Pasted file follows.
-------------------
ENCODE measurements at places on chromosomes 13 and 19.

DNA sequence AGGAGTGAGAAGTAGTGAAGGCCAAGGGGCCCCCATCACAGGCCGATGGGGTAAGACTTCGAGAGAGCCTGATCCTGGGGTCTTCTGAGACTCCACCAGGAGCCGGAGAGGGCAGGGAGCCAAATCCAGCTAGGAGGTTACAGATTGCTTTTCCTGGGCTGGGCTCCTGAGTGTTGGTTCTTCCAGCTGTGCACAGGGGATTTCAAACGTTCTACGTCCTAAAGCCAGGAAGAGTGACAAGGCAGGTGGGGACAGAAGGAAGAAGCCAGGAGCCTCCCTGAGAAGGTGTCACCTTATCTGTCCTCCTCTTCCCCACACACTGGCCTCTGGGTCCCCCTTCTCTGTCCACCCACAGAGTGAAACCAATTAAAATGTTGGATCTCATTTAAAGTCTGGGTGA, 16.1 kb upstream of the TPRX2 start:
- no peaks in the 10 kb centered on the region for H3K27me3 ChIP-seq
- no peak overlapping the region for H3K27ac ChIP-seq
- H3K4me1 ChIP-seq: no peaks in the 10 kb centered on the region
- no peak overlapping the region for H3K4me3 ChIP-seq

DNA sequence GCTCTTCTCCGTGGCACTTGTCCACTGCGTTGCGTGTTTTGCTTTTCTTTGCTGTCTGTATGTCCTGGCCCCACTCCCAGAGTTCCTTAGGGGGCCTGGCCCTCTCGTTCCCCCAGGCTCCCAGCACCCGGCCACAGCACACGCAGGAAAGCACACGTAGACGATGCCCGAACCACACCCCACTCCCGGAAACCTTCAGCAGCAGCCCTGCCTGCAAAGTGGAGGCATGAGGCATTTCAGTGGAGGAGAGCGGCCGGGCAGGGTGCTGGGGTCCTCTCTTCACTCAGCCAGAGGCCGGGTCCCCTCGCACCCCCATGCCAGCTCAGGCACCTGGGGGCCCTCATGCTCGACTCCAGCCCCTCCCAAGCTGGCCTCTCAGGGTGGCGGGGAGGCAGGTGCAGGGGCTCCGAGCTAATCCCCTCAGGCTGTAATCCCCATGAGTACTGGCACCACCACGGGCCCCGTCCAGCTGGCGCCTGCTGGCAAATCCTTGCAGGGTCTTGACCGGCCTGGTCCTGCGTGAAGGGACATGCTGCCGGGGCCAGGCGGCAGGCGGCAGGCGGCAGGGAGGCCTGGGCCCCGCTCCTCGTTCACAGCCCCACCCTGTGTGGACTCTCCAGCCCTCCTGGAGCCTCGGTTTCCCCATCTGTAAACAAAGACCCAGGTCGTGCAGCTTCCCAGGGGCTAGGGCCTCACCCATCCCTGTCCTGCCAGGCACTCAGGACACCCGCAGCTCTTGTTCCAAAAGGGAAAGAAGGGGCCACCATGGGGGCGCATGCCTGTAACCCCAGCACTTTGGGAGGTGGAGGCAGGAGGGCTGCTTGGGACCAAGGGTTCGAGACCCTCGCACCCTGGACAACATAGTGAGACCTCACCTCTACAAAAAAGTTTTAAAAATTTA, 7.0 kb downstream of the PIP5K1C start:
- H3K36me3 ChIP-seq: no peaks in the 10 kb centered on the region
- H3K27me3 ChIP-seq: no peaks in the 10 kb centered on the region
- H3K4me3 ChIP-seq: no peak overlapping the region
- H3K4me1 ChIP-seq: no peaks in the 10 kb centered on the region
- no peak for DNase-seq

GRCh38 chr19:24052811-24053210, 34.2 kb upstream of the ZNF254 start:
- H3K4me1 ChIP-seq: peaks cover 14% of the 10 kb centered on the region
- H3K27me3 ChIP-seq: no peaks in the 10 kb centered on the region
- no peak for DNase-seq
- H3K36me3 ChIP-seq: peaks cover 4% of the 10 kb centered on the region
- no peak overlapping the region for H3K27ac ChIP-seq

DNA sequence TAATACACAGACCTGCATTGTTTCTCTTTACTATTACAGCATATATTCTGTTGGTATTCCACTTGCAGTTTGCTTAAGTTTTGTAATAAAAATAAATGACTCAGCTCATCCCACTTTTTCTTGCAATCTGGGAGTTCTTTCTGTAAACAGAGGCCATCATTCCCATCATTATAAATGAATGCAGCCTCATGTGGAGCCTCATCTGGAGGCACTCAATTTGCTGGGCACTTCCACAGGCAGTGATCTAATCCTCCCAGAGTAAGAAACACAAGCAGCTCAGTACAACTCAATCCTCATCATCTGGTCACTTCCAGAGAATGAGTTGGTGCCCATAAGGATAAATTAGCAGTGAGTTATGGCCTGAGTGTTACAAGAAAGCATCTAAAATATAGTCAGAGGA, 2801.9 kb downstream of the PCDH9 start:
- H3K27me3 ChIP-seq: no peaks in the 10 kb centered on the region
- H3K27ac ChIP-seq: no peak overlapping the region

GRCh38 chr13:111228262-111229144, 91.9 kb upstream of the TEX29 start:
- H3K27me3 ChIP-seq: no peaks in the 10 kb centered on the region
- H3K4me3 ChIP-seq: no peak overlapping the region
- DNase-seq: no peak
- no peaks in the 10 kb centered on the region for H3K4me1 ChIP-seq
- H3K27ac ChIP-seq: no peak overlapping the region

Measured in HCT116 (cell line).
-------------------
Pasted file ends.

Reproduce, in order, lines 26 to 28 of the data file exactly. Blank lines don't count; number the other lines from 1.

- no peaks in the 10 kb centered on the region for H3K4me1 ChIP-seq
- H3K27ac ChIP-seq: no peak overlapping the region

Measured in HCT116 (cell line).